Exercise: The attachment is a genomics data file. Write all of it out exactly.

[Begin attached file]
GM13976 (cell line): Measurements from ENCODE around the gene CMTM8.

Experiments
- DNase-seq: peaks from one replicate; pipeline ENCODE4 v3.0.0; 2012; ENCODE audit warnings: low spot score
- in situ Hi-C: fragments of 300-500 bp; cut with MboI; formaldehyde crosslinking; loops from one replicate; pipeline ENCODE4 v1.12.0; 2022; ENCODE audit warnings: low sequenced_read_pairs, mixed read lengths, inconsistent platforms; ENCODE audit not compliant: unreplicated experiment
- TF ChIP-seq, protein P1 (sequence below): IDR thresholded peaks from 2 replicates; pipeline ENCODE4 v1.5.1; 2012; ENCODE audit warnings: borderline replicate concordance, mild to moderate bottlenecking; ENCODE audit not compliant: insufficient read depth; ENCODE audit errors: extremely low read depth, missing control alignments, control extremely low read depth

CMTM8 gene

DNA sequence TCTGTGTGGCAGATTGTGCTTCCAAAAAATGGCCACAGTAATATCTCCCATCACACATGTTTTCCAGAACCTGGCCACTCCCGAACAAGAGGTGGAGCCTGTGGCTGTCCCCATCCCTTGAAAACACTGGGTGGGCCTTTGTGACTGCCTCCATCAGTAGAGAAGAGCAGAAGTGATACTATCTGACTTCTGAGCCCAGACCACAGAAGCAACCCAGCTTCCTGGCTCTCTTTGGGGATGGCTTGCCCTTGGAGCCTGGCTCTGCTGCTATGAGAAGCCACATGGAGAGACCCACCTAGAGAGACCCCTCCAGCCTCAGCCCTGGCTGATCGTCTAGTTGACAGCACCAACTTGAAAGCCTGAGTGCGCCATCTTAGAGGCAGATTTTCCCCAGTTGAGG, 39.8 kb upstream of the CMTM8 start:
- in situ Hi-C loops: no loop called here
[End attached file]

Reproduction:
GM13976 (cell line): Measurements from ENCODE around the gene CMTM8.

Experiments
- DNase-seq: peaks from one replicate; pipeline ENCODE4 v3.0.0; 2012; ENCODE audit warnings: low spot score
- in situ Hi-C: fragments of 300-500 bp; cut with MboI; formaldehyde crosslinking; loops from one replicate; pipeline ENCODE4 v1.12.0; 2022; ENCODE audit warnings: low sequenced_read_pairs, mixed read lengths, inconsistent platforms; ENCODE audit not compliant: unreplicated experiment
- TF ChIP-seq, protein P1 (sequence below): IDR thresholded peaks from 2 replicates; pipeline ENCODE4 v1.5.1; 2012; ENCODE audit warnings: borderline replicate concordance, mild to moderate bottlenecking; ENCODE audit not compliant: insufficient read depth; ENCODE audit errors: extremely low read depth, missing control alignments, control extremely low read depth

CMTM8 gene

DNA sequence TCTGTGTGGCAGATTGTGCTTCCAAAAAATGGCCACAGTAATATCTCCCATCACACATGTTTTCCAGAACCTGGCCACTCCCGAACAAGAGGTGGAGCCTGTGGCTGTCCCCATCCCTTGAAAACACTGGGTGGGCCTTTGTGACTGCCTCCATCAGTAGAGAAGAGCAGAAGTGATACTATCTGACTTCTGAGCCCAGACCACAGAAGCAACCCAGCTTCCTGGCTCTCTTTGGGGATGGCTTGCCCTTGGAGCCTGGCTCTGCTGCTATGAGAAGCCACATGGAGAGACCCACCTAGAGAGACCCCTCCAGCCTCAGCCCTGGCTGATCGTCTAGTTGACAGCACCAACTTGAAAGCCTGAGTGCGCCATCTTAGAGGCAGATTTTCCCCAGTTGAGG, 39.8 kb upstream of the CMTM8 start:
- in situ Hi-C loops: no loop called here